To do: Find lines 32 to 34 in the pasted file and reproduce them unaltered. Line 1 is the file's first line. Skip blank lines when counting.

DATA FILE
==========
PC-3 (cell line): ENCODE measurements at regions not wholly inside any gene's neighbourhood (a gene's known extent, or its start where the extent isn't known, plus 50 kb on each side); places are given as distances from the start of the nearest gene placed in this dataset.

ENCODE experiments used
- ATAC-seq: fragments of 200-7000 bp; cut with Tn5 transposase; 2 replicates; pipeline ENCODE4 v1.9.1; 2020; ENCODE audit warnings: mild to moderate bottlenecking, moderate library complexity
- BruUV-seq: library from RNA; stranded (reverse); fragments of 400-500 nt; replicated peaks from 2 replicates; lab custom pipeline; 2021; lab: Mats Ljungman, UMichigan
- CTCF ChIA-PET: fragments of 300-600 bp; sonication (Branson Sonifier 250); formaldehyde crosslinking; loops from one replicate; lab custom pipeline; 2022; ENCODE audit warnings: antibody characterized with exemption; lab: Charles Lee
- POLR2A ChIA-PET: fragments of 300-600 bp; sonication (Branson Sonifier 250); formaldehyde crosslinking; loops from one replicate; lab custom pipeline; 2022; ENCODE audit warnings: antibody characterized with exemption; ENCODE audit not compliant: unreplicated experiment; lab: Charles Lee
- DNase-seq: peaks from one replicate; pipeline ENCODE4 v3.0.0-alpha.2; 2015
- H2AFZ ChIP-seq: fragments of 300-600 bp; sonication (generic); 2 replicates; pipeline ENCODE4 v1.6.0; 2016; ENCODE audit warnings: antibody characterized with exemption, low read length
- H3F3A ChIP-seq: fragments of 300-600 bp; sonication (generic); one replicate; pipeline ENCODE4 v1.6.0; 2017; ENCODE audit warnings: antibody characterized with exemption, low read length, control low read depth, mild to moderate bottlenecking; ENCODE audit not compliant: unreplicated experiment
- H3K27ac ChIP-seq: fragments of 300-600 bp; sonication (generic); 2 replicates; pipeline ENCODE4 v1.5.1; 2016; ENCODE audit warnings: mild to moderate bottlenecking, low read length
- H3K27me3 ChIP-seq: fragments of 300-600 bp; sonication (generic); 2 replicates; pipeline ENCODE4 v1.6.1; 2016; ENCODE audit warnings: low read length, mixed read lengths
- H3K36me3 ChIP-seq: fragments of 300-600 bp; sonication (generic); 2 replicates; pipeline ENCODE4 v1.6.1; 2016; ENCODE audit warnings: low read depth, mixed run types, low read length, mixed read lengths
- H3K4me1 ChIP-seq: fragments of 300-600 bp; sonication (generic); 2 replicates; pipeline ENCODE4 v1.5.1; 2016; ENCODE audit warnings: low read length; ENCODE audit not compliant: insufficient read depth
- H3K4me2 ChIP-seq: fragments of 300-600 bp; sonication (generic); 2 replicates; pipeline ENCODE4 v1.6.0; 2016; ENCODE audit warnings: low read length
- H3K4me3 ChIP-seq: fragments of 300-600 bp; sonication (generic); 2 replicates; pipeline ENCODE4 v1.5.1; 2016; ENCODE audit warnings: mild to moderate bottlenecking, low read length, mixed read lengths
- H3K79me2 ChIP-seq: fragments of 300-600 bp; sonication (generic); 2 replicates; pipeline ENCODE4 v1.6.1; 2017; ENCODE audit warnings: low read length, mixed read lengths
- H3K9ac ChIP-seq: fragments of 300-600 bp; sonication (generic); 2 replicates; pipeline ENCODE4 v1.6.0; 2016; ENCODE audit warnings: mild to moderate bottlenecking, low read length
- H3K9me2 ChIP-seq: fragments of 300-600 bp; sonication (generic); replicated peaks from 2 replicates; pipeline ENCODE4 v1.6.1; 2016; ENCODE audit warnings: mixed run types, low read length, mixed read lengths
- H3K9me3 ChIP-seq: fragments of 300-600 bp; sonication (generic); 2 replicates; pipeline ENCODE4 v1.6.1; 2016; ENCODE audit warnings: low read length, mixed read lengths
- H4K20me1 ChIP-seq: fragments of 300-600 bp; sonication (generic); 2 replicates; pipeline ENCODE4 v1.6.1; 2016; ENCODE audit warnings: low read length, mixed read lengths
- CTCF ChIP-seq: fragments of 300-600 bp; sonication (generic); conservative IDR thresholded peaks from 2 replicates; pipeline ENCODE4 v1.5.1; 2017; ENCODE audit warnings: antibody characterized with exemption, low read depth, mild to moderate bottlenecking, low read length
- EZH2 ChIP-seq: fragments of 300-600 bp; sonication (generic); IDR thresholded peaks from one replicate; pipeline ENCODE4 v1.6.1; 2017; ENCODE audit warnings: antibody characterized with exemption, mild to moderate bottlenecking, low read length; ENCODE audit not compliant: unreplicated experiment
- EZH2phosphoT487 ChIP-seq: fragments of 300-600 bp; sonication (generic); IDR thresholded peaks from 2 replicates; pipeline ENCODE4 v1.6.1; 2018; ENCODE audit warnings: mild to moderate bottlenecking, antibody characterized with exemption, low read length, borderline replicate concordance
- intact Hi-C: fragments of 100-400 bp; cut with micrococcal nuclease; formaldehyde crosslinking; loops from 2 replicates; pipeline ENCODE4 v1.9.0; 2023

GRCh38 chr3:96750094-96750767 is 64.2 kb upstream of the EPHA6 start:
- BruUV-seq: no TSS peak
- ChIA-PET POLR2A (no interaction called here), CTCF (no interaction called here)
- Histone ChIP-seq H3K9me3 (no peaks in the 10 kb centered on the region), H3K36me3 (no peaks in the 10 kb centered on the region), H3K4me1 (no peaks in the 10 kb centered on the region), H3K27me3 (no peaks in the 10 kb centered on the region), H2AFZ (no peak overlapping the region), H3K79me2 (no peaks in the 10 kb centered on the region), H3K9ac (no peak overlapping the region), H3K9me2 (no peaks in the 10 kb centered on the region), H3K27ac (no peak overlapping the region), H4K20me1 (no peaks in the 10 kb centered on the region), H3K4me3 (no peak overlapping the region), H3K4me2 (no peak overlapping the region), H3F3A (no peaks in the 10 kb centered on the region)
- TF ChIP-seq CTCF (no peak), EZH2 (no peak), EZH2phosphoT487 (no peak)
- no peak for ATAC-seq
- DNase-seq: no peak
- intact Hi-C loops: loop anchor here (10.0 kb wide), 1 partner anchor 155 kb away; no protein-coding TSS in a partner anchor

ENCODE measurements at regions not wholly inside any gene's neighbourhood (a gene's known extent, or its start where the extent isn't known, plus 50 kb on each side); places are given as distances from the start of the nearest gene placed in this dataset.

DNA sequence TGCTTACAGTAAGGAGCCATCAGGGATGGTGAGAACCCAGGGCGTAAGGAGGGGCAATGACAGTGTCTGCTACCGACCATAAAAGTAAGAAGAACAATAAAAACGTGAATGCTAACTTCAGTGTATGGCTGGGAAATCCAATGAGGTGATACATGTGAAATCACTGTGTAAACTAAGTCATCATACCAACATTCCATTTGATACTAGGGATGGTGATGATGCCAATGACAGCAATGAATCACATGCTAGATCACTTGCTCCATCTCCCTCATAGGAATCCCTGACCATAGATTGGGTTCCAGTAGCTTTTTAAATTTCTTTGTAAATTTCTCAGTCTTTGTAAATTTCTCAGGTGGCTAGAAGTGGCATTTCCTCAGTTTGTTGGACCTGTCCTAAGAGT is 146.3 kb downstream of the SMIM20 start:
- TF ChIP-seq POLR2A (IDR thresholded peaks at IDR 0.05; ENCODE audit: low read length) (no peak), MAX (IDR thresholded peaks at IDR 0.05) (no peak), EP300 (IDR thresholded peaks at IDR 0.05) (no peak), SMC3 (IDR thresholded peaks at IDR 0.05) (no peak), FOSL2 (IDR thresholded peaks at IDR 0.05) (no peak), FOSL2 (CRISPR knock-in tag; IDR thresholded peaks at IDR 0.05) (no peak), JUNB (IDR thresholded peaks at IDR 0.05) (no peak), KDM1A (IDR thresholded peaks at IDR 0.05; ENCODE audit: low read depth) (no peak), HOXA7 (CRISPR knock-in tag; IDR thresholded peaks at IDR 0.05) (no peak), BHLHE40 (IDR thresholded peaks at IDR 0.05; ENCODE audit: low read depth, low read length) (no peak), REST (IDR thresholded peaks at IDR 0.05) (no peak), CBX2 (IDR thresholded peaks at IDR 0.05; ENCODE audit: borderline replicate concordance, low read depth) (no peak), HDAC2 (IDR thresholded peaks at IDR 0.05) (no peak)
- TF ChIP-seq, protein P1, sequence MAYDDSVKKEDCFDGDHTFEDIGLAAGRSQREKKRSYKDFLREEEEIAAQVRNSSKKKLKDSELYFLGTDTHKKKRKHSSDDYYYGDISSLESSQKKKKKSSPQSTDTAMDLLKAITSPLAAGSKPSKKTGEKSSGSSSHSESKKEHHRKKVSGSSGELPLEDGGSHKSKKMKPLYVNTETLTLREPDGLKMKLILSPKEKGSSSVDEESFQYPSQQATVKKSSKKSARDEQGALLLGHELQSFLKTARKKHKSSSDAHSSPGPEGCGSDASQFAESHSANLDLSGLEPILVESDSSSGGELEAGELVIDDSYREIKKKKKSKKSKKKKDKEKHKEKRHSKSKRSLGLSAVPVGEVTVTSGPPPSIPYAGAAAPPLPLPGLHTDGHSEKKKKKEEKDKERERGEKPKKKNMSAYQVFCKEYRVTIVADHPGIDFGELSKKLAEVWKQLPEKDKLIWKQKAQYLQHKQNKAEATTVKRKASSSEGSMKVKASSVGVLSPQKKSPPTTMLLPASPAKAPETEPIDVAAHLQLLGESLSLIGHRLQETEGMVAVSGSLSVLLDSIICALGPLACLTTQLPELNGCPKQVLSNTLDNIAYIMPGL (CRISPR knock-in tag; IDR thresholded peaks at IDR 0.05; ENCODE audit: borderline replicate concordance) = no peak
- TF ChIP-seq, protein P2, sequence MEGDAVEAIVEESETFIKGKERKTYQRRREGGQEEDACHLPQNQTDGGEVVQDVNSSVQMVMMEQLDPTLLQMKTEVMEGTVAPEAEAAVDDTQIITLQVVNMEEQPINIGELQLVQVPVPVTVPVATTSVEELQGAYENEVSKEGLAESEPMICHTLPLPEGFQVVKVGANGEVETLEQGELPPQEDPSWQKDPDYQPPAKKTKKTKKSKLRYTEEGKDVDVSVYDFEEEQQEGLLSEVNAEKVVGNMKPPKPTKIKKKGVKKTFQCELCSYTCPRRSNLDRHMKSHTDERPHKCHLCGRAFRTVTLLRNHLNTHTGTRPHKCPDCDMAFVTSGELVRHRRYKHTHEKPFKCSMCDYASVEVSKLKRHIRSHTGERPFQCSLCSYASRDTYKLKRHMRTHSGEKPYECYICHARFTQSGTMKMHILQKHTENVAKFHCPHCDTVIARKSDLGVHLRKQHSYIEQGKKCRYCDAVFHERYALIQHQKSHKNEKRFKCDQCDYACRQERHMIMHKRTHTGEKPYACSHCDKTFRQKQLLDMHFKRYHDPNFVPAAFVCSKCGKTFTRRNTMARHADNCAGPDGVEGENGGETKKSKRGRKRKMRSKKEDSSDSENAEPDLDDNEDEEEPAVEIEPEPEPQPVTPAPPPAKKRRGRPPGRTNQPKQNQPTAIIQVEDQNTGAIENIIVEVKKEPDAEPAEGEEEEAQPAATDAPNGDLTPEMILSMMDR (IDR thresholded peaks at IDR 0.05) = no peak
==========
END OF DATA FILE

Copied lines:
- intact Hi-C loops: loop anchor here (10.0 kb wide), 1 partner anchor 155 kb away; no protein-coding TSS in a partner anchor

ENCODE measurements at regions not wholly inside any gene's neighbourhood (a gene's known extent, or its start where the extent isn't known, plus 50 kb on each side); places are given as distances from the start of the nearest gene placed in this dataset.

DNA sequence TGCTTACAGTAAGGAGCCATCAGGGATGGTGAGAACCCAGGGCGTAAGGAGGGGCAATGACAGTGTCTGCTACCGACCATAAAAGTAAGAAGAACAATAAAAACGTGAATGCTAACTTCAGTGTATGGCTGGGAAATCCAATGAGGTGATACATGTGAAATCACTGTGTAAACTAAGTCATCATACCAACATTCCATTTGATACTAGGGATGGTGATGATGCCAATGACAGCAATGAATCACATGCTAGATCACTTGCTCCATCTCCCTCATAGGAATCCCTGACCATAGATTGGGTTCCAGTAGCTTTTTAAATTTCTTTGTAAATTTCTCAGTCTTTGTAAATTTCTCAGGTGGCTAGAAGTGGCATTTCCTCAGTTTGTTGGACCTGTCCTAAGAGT is 146.3 kb downstream of the SMIM20 start: